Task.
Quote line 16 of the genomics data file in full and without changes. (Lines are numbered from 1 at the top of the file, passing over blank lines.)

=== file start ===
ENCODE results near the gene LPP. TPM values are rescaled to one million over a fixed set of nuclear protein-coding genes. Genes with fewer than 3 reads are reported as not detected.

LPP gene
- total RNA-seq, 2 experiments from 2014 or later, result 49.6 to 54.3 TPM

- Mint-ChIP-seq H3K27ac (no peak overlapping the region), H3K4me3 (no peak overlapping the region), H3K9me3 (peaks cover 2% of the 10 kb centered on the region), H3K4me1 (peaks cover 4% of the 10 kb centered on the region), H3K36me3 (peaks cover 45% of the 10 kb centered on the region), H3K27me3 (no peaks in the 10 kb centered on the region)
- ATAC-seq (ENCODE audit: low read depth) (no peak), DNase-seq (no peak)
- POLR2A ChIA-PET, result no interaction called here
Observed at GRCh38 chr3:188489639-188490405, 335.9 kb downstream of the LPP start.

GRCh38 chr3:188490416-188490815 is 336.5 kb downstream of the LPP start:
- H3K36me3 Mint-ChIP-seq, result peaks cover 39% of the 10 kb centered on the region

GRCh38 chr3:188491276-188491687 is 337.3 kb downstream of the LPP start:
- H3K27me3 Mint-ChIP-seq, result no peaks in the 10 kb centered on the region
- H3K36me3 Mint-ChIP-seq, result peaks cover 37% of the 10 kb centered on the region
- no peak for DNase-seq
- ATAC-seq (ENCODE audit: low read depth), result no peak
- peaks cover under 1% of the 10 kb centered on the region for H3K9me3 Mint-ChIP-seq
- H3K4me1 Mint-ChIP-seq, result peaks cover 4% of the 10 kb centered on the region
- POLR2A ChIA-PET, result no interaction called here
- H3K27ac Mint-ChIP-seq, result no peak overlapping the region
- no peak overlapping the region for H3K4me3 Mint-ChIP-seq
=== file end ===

- H3K4me1 Mint-ChIP-seq, result peaks cover 4% of the 10 kb centered on the region